Out of respect for these attendees and the companies that sent them to this event I am honor-bound to not disclose company names or products but instead I will dwell on concepts and mention companies where there is no risk of divulging confidential information.
There is an insane battle taking place for the desktop IP communications client. Everyone wants in. We know about AOL, Google and Yahoo! but many companies who make software that already sits on every computer and most devices are looking for ways to extend their software by adding IP communications functionality.
This can only help the market as it will allow native VoIP conversations to take place without the need to install software. In a perfect world, all of this software will interoperate but I am not holding my breath just yet.
In addition, expect companies who make high-end audio products and technology to be adding VoIP and perhaps broader IP communications capabilities into their wares.
Moreover, the recent spin-off of Dialogic from Intel means some companies who have policies in place ensuring they don’t rely on a single vendor are now looking for product. Interestingly there were a number of shoppers at the VoIP Developer Conference looking for alternative DSP board development platforms.
Another trend worth noting is the mainstreaming of VoIP which was made obvious by the attention showed to the conference by Fox News TV.
Many exhibitors told me IMS and dual-mode devices are being requested in large quantities for trials around the world. Open-source too continued to be a hot topic and many at the event were talking about how they can max out open-source servers enabling them to perform in massive operations in service bureaus or even small service provider central offices.
The rumors I had been hearing about for so many months generally came from Dialogic competitors and I hear so many rumors that I tend to discount them until I hear the same rumor from multiple sources. In this case my intuition proved to be true. The feeling of the show attendees was that this announcement has the potential to be great news for all. Even Dialogic competitors seemed happy with the news. An important note is that Intel’s Michael Stanford wants you to remember that Intel is still in the VoIP business as he mentioned in his early-morning keynote today.
For me this show closes out an era. It seems the audience of this event now is past the "does VoIP work?" phase and is now firmly in the "how do I make money" phase. This last question is getting more complicated to figure out because the obvious arbitrage opportunities are going to be limited leaving the market with other ways in which to have to make profit.
Ecosystems were a major focus of the event and AOL who announced this week that they will open up their AIM PhoneLine APIs was given great feedback by the developers in the audience. Most people here recognize how successful Skype has been building their ecosystem and they also want to get into the act.
In other AOL news, the company mentioned they will be giving out phone numbers with free inbound calling. This only makes the VoIP game that much more competitive. Oh and for less than ten dollar per month you can speak for an unlimited amount of time to 30 countries.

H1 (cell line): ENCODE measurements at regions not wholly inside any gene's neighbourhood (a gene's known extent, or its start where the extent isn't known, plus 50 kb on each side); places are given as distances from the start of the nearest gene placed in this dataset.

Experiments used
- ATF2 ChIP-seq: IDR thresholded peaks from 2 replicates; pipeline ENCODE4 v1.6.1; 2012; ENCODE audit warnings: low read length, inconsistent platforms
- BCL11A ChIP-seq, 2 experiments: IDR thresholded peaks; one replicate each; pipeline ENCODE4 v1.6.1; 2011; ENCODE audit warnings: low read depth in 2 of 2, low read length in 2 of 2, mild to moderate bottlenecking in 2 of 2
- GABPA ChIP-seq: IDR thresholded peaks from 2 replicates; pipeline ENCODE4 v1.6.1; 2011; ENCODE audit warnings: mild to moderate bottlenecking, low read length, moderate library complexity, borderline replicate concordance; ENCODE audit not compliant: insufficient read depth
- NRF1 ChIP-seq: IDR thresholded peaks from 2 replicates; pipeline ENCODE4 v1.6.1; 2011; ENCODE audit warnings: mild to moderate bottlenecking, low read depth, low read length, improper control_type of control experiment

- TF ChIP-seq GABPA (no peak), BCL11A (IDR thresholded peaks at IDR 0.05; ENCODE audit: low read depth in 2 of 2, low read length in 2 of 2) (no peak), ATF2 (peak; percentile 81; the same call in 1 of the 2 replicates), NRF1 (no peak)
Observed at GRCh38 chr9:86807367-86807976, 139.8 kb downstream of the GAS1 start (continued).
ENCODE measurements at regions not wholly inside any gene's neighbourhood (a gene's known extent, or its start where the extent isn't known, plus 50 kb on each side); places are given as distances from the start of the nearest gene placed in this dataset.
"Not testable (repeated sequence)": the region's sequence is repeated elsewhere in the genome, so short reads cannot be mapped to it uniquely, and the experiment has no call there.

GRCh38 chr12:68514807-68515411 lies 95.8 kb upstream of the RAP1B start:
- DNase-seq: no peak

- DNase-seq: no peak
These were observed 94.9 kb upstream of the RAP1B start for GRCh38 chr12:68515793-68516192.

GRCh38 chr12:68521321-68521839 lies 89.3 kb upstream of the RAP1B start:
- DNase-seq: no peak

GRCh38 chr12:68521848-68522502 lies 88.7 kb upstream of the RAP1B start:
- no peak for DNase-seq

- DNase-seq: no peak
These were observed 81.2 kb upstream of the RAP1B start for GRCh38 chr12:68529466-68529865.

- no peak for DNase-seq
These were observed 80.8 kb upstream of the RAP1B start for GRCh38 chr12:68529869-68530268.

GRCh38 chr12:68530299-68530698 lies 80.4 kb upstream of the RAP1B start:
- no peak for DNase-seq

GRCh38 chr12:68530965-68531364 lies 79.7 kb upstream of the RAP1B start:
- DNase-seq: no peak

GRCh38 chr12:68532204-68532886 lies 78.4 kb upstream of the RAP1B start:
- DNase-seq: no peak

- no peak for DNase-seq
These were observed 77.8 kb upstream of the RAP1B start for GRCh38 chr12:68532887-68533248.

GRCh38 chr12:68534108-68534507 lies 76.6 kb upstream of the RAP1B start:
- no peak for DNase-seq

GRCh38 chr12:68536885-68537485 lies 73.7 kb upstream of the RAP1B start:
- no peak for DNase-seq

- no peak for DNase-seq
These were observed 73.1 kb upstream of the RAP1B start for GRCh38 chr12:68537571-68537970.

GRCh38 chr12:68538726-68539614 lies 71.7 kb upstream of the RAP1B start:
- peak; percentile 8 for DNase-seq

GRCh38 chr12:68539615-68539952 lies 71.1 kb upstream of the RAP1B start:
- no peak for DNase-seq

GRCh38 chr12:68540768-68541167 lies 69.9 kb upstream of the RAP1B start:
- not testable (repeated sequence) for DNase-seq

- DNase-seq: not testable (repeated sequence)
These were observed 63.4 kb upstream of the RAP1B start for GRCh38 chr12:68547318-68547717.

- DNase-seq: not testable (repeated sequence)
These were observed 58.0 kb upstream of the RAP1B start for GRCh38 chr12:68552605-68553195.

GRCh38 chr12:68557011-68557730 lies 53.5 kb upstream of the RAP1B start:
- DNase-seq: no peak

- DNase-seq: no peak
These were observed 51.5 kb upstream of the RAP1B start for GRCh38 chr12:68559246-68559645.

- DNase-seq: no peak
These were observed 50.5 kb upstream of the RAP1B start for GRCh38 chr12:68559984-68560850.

In the PBX space Avaya and Inter-Tel have been doing an utterly fantastic job of evangelizing the opportunities in the enterprise development space and there was lots of positive feedback from Avaya’s DevConnect Developer Day from attendees I spoke with.
From my vantage point, virtually every segment of the market has tremendous promise. The call center market will see large amounts of spending on IP as the cost savings and flexibility of IP contact centers just makes so much sense. Service providers, fueled by massive competition will spend hundreds of billions on new technology in the upcoming decade. The specific competition will be from wireless carries — cellular to WiMAX, and of course landline and cable. Satellite providers too are working to make more attractive IP communications alternatives.
That leaves the enterprise who are behind the curve. The technology to allow much more efficient communication in the enterprise is out there but vendors have confused this sector to death. Enterprise decision-makers are trying to figure out why they should spend millions on new telecom equipment and as an industry we keep telling them this exciting new collaboration and communications technology is called unified communications or real-time communications. I prefer Just in Time Communications as the term of choice. The point is, there is confusion in the market and I believe it stems from terminology.
Why should a CFO budget for this great productivity boosting technology if it doesn’t have a name? We need a buzzword as powerful as CRM was and unified communications, a term that is a decade old may be too dated to get any traction.
Of course this is one person’s opinion and would prefer to be proven wrong on this point.
Still the opportunities are there and the enterprise market will soon catch up with the available technology on the market and start replacing their switches in larger numbers and buying more communications applications.
I remain optimistic about the communications market overall. Generally speaking when the service provider sector spends the enterprise takes a breather and it could just be that the enterprise market will experience modest growth for a few years while service providers spend tens of billions. In the ideal world all sectors will grow together.
Certainly the developers who attended the show this week are all eager to get back to their labs and start working on those next-generation products and services that will be indispensable to companies around the globe.
I look forward to seeing what they come up with.